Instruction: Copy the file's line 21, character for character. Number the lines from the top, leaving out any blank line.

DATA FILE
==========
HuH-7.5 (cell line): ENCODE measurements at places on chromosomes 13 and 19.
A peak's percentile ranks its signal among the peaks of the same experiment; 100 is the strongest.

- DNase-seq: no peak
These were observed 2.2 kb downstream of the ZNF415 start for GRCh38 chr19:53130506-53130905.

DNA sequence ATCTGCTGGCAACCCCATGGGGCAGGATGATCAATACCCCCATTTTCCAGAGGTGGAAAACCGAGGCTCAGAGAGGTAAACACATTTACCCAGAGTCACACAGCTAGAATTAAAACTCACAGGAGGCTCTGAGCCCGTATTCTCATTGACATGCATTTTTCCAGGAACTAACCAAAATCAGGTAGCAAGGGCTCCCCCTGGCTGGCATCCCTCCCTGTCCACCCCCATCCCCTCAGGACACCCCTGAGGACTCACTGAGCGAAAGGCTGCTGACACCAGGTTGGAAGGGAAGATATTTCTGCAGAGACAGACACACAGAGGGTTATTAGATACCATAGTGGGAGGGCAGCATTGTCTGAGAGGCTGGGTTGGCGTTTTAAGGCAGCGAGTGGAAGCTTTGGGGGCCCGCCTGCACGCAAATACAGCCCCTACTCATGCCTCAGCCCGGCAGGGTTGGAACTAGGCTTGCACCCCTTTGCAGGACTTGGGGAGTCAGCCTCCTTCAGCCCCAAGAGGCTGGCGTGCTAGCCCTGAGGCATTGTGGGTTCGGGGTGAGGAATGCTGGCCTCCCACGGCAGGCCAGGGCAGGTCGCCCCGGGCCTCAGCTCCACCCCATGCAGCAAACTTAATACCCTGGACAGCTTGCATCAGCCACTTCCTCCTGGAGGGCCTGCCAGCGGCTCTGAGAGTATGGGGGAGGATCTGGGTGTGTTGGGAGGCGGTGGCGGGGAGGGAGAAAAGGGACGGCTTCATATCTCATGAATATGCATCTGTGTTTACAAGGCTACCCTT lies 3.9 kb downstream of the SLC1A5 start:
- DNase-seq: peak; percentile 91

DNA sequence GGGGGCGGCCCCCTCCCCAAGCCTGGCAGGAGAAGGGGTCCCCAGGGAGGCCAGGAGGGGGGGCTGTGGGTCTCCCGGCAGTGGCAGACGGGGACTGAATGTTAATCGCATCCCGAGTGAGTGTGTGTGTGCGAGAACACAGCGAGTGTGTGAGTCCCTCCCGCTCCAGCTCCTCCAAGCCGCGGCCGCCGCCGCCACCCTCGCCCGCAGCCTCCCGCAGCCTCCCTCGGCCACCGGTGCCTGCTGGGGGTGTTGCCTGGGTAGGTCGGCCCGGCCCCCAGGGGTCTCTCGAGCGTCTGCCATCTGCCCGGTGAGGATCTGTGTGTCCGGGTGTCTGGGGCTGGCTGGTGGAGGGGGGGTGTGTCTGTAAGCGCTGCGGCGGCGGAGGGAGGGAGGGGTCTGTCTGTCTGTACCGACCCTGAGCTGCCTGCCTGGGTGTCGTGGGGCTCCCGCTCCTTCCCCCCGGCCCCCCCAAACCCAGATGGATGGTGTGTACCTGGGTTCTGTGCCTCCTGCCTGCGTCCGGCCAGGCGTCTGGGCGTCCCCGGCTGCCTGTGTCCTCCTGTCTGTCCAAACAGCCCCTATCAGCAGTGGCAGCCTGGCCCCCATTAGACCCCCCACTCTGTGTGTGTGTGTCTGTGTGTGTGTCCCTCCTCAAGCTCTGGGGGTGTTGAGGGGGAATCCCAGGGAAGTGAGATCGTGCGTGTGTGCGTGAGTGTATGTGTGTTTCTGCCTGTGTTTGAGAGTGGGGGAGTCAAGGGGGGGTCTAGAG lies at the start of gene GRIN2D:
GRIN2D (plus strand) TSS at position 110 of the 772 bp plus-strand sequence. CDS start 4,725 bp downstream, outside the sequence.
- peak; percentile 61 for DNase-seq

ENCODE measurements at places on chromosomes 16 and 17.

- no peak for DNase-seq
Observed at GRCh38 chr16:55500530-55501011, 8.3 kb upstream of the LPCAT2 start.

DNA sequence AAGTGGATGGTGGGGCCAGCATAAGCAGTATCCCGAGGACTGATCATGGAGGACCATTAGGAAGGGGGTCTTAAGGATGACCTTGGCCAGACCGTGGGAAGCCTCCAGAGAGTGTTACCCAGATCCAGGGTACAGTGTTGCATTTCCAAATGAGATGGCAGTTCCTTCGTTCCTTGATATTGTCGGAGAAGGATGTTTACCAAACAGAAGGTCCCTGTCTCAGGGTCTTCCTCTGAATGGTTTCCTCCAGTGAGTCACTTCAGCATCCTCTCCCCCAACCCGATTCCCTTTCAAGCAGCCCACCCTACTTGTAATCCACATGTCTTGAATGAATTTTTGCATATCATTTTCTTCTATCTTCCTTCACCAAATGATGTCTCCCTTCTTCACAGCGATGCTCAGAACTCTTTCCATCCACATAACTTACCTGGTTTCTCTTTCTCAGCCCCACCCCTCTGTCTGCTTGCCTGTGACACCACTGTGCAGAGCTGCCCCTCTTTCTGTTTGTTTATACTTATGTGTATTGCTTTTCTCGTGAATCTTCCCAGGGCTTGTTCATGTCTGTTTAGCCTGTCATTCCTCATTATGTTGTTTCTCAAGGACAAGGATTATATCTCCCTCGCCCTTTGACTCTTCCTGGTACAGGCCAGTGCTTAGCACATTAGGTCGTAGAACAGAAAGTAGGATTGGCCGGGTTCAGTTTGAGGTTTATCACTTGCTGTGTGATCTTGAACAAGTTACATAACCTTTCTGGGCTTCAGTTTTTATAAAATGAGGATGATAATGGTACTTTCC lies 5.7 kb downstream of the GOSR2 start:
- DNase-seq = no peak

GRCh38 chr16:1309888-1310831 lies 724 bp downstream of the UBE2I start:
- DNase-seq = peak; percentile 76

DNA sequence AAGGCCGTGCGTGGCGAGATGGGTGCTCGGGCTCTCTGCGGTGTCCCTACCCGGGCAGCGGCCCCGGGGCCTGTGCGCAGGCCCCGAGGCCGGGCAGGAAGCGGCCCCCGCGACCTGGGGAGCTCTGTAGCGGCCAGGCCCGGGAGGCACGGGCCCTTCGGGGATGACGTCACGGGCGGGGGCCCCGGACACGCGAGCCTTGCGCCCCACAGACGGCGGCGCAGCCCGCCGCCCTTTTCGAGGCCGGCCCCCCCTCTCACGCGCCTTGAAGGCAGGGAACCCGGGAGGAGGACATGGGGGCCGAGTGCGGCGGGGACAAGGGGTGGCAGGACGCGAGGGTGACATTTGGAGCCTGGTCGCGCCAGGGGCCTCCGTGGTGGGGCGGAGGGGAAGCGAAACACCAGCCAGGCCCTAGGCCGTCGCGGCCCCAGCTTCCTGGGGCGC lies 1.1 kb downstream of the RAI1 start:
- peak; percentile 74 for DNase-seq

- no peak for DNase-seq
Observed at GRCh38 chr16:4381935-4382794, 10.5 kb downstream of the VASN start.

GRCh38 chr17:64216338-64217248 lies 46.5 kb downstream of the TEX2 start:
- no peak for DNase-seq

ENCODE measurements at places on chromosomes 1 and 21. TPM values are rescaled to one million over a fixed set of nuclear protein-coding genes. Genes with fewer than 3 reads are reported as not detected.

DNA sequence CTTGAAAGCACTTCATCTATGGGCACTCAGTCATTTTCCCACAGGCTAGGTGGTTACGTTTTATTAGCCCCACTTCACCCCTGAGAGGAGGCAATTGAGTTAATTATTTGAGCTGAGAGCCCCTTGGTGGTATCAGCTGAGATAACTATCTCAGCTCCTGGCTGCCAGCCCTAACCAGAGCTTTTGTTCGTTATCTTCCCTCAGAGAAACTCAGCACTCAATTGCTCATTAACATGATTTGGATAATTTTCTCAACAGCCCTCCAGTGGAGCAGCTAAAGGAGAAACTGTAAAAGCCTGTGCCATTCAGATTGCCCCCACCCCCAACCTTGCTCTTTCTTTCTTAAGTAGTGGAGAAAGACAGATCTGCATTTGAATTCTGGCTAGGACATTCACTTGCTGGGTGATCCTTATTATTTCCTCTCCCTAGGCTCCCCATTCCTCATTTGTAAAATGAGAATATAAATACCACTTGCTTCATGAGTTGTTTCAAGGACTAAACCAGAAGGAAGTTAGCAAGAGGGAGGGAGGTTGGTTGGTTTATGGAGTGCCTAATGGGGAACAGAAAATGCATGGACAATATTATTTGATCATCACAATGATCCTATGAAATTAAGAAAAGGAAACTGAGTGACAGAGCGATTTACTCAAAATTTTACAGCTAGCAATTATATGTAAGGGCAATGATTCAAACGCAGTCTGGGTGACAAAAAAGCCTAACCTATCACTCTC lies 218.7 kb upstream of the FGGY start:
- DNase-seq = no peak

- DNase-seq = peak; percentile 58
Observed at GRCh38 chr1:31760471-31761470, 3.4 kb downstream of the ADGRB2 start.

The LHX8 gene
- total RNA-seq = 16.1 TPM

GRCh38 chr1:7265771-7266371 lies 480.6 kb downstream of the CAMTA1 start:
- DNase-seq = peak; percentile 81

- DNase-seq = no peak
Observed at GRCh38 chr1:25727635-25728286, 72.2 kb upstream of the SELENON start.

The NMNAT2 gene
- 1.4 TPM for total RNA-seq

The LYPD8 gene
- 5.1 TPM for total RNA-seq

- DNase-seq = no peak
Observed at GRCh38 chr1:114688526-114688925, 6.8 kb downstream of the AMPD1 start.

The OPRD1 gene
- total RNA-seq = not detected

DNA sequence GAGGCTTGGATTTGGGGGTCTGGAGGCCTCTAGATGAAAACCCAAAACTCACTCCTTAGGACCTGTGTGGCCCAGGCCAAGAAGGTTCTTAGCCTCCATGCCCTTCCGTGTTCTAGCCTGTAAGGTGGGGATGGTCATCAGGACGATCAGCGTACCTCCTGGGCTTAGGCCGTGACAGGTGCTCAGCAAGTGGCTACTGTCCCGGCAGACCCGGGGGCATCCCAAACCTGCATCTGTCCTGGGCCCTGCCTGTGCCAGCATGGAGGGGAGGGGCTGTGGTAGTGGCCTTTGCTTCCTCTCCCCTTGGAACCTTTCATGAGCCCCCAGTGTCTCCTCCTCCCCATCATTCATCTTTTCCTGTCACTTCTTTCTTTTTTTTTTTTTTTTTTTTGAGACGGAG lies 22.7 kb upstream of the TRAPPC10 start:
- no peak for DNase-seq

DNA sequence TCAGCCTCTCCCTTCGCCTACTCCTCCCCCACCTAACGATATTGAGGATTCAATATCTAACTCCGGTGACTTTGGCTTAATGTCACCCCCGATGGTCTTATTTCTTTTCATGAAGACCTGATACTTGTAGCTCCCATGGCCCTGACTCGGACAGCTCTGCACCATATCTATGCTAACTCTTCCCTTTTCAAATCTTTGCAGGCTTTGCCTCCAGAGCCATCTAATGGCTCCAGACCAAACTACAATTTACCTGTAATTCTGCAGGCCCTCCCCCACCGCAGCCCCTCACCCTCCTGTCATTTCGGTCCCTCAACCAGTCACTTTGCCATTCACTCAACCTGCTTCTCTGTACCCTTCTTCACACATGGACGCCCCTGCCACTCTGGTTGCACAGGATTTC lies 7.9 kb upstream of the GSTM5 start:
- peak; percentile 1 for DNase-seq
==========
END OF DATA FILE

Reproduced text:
GRCh38 chr17:64216338-64217248 lies 46.5 kb downstream of the TEX2 start: